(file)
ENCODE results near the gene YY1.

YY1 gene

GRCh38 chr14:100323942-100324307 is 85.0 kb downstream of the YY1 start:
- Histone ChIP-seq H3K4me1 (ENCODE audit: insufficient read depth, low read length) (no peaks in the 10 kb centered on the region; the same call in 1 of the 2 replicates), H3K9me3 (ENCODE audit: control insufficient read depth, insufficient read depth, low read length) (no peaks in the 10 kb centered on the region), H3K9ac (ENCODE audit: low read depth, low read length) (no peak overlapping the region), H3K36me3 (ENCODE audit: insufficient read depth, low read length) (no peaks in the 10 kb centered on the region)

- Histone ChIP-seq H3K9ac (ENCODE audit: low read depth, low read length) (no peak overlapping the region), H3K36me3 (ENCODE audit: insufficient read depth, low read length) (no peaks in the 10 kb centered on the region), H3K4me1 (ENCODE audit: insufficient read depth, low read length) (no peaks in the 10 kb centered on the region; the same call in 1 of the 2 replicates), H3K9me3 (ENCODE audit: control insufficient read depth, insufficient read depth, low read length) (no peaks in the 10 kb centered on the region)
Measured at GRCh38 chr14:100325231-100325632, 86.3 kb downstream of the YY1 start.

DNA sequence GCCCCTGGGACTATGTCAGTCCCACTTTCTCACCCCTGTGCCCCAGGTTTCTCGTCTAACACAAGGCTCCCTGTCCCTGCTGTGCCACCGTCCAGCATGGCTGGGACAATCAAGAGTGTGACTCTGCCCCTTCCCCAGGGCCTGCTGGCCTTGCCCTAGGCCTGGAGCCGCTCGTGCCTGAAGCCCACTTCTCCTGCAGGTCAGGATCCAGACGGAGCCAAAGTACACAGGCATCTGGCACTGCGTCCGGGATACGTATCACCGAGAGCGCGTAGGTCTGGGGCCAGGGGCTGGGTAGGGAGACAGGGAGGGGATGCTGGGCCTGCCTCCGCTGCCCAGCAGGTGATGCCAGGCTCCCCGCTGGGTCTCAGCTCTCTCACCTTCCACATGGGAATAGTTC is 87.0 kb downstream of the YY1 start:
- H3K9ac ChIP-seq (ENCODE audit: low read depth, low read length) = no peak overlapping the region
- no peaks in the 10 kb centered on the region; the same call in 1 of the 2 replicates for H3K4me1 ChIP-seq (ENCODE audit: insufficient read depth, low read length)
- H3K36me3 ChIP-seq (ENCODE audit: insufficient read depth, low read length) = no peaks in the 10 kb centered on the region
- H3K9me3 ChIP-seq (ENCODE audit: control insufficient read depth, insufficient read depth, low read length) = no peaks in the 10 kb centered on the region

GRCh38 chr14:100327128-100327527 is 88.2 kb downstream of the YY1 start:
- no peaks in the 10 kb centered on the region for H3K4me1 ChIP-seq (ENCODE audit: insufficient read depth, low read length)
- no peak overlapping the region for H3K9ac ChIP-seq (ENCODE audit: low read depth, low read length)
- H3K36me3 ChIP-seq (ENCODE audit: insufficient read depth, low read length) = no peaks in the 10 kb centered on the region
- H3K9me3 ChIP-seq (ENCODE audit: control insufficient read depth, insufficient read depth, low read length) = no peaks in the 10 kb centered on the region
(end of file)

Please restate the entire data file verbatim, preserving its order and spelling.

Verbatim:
ENCODE results near the gene YY1.

YY1 gene

GRCh38 chr14:100323942-100324307 is 85.0 kb downstream of the YY1 start:
- Histone ChIP-seq H3K4me1 (ENCODE audit: insufficient read depth, low read length) (no peaks in the 10 kb centered on the region; the same call in 1 of the 2 replicates), H3K9me3 (ENCODE audit: control insufficient read depth, insufficient read depth, low read length) (no peaks in the 10 kb centered on the region), H3K9ac (ENCODE audit: low read depth, low read length) (no peak overlapping the region), H3K36me3 (ENCODE audit: insufficient read depth, low read length) (no peaks in the 10 kb centered on the region)

- Histone ChIP-seq H3K9ac (ENCODE audit: low read depth, low read length) (no peak overlapping the region), H3K36me3 (ENCODE audit: insufficient read depth, low read length) (no peaks in the 10 kb centered on the region), H3K4me1 (ENCODE audit: insufficient read depth, low read length) (no peaks in the 10 kb centered on the region; the same call in 1 of the 2 replicates), H3K9me3 (ENCODE audit: control insufficient read depth, insufficient read depth, low read length) (no peaks in the 10 kb centered on the region)
Measured at GRCh38 chr14:100325231-100325632, 86.3 kb downstream of the YY1 start.

DNA sequence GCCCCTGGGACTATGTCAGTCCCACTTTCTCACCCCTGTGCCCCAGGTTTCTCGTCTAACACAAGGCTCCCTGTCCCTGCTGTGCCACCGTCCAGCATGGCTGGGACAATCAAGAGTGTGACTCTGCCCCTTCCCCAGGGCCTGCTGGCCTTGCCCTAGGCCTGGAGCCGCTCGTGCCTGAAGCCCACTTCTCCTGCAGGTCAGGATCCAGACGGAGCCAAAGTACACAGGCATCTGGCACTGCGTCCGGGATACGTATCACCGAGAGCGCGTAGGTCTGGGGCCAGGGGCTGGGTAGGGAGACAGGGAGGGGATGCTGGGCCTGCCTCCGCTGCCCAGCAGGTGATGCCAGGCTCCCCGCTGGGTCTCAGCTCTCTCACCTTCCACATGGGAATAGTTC is 87.0 kb downstream of the YY1 start:
- H3K9ac ChIP-seq (ENCODE audit: low read depth, low read length) = no peak overlapping the region
- no peaks in the 10 kb centered on the region; the same call in 1 of the 2 replicates for H3K4me1 ChIP-seq (ENCODE audit: insufficient read depth, low read length)
- H3K36me3 ChIP-seq (ENCODE audit: insufficient read depth, low read length) = no peaks in the 10 kb centered on the region
- H3K9me3 ChIP-seq (ENCODE audit: control insufficient read depth, insufficient read depth, low read length) = no peaks in the 10 kb centered on the region

GRCh38 chr14:100327128-100327527 is 88.2 kb downstream of the YY1 start:
- no peaks in the 10 kb centered on the region for H3K4me1 ChIP-seq (ENCODE audit: insufficient read depth, low read length)
- no peak overlapping the region for H3K9ac ChIP-seq (ENCODE audit: low read depth, low read length)
- H3K36me3 ChIP-seq (ENCODE audit: insufficient read depth, low read length) = no peaks in the 10 kb centered on the region
- H3K9me3 ChIP-seq (ENCODE audit: control insufficient read depth, insufficient read depth, low read length) = no peaks in the 10 kb centered on the region